Wednesday’s post featured half of the list capturing my top storytelling techniques posts from the first half of 2014, including the American Chemistry Association breaking down the composition of Sriracha.
Today brings the second half.
We’ve been quietly executing campaigns that blend the principles of PR with owned media to improve a client’s organic search. I decided to use my talk at the CIPRA conference in Beijing as the forum to publicly share what we view as the game changer in the communications industry. As search engines increasingly emphasize content — not technical acuity — in organic search, PR sits in the perfect position to take this one on. Unlike search consultancies that must resort to buying links — a definite “no no” in the eyes of Google — natural link-building is part of PR’s DNA.
Explaining the commoditization of the news release as a form of supply-demand economics misses the root cause. When distribution of the news release reached only the domain of the media, journalists enjoyed a free lunch. With little effort, they could write stories based on a news release, and those stories appeared fresh to their readers because they couldn’t find them elsewhere. This advantage disappeared around 1996 when news release distribution services started flinging out news releases to the masses via the Internet. This post includes an infographic that puts it in perspective.
The intelligence community devotes massive amounts of time in trying to decode information from the bad guys as well as advancing their own encryption technology. The communications business — and specifically the client/agency relationship — has its own code. Taking our own advice that levity has a place in business communications, we created an infographic that cracks the client/agency code.
Embed this Infographic on Your Site:
<div align="center"><a href="http://www.ishmaelscorner.com/2014/02/23/the-client-pr-agency-relationship/”title=”decrypting eight code phrases in the client/pr agency relationship"><img src="https://www.ishmaelscorner.com/wp-admin/Infographic For Decrypting the Client/PR Agency Code?utm_source=infographic&utm_medium=main&utm_campaign=infographic" alt=" Hoffman infographic- decrypting the client/pr agency code" style="border:none;" /></a><br /> <small>The Hoffman Agency is a public relations firm that emphasizes storytelling in <a href="http://www.hoffman.com">business communication</a></small>.</div>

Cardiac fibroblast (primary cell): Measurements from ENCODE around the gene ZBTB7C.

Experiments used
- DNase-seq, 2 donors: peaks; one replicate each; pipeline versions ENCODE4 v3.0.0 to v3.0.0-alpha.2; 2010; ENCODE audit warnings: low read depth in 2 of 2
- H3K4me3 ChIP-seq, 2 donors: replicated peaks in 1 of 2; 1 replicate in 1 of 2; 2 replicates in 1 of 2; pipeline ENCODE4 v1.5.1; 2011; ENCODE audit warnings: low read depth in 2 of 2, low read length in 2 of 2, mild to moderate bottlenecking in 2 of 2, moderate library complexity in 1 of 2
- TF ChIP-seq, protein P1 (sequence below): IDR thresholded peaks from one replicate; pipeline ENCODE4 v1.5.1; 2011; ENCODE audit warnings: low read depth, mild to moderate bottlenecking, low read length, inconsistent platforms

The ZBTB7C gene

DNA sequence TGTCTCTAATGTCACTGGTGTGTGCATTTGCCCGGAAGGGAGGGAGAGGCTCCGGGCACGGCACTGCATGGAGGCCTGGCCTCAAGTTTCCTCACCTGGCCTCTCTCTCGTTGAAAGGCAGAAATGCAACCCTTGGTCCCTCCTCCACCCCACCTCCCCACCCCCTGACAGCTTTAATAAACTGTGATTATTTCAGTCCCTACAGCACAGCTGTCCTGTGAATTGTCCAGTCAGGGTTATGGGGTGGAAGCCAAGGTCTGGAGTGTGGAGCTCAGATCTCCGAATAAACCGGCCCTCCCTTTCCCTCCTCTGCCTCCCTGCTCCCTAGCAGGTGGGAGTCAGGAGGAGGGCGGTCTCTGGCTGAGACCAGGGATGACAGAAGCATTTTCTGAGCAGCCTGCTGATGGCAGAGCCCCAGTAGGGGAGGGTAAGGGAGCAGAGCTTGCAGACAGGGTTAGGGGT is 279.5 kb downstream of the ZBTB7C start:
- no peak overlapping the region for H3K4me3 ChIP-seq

This is a starting point.
When I started this blog in 2008, I hoped it would serve as a resource for the communications profession in understanding the concept of storytelling. That’s still one of my objectives; hence, this post reverse-engineers why a national newspaper like The New York Times would write a feature on the City of Chattanooga (above the fold in the print version).
The Internet has commoditized the news release. The three largest news release distribution services sent out roughly 642,000 news releases last year. I’ll bet that less than 5 percent of these missives generated legitimate media coverage. Again, we brought a touch of levity with an infographic that helps one answer the question: Will anyone care about this news release?
<div align="center"><a href="http://www.ishmaelscorner.com/2014/04/17/finally-a-test…a-news-release/" title="Hoffman Agency Infographic- a Test To Guide the Actions and Storytelling Behind a News Release"><img src="http://hawebpage-wpengine.netdna-ssl.com/wp-content/uploads/2014/04/04_22_press_release_final_ORIGINAL.jpg" alt="Hoffman Agency Infographic- a Test To Guide the Actions and Storytelling Behind a News Release" width="467" height="1024" style="border:none;" /></a><br /><small>The Hoffman Agency is a public relations firm that emphasizes storytelling in <a href="http://www.hoffman.com">business communication</a></small>.</div>
With Google taking away the benefit of link building through syndicated news releases last year, you can no longer rationalize news release distribution as an SEO tactic.
If you think I left out a deserving post, that’s a debate I’d like to have.
Thanks for reading.
Side note: I also use the blog as a lab to dig into storytelling techniques. No question, the majority of experiments have focused on visual storytelling as our entire Agency looks to accelerate our learning curve in this area.